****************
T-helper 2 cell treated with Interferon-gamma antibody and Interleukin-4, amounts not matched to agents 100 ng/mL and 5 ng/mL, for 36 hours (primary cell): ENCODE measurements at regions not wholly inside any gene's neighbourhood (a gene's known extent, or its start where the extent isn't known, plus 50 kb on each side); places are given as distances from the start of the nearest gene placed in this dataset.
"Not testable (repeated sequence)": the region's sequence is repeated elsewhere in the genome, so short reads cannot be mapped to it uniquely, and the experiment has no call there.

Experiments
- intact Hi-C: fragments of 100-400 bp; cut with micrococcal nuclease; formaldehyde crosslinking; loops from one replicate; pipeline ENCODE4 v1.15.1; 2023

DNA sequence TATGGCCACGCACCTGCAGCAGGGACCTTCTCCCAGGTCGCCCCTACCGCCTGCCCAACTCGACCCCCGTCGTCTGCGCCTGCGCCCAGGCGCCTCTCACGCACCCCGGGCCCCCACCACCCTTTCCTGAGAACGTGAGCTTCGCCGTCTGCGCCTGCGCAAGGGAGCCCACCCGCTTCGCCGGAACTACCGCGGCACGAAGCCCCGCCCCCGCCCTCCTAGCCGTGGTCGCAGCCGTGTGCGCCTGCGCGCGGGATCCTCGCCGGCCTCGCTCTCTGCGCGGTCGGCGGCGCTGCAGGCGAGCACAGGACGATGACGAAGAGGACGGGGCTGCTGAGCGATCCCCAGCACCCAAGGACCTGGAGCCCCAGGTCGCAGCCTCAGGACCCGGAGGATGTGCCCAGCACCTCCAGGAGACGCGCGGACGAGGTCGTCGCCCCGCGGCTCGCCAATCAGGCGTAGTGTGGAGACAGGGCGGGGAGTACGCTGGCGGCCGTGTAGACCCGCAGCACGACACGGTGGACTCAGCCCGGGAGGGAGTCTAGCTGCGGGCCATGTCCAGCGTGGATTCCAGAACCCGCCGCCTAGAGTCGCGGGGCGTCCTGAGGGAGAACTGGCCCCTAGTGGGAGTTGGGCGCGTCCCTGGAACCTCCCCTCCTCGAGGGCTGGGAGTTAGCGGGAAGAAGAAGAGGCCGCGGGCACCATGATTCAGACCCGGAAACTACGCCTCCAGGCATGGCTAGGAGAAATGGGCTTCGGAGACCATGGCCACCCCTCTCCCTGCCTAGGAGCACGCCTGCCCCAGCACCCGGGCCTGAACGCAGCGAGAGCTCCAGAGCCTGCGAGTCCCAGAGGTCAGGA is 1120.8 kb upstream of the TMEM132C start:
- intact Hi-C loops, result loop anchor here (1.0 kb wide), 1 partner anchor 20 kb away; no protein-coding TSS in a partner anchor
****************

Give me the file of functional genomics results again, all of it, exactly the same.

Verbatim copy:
T-helper 2 cell treated with Interferon-gamma antibody and Interleukin-4, amounts not matched to agents 100 ng/mL and 5 ng/mL, for 36 hours (primary cell): ENCODE measurements at regions not wholly inside any gene's neighbourhood (a gene's known extent, or its start where the extent isn't known, plus 50 kb on each side); places are given as distances from the start of the nearest gene placed in this dataset.
"Not testable (repeated sequence)": the region's sequence is repeated elsewhere in the genome, so short reads cannot be mapped to it uniquely, and the experiment has no call there.

Experiments
- intact Hi-C: fragments of 100-400 bp; cut with micrococcal nuclease; formaldehyde crosslinking; loops from one replicate; pipeline ENCODE4 v1.15.1; 2023

DNA sequence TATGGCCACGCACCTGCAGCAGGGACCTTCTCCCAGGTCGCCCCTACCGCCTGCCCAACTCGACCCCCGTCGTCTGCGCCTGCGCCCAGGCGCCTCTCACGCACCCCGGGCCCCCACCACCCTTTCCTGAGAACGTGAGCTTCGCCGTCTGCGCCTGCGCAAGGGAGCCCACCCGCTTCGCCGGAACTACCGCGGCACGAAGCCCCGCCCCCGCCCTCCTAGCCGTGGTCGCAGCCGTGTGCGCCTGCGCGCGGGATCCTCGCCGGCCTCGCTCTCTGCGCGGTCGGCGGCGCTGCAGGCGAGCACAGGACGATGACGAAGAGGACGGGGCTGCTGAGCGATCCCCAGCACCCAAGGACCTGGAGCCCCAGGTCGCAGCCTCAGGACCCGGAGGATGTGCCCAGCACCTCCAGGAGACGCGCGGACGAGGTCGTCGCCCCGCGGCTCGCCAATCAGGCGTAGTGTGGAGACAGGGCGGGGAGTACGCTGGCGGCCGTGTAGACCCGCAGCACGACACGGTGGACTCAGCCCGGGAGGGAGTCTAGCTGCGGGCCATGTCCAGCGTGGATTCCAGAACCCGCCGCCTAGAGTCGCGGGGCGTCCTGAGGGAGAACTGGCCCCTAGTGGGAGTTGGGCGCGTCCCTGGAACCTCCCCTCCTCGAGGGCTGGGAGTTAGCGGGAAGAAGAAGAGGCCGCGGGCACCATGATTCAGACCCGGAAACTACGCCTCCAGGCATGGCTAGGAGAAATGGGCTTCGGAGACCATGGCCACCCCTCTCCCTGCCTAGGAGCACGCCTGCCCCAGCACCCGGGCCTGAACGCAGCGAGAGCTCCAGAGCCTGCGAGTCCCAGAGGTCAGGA is 1120.8 kb upstream of the TMEM132C start:
- intact Hi-C loops, result loop anchor here (1.0 kb wide), 1 partner anchor 20 kb away; no protein-coding TSS in a partner anchor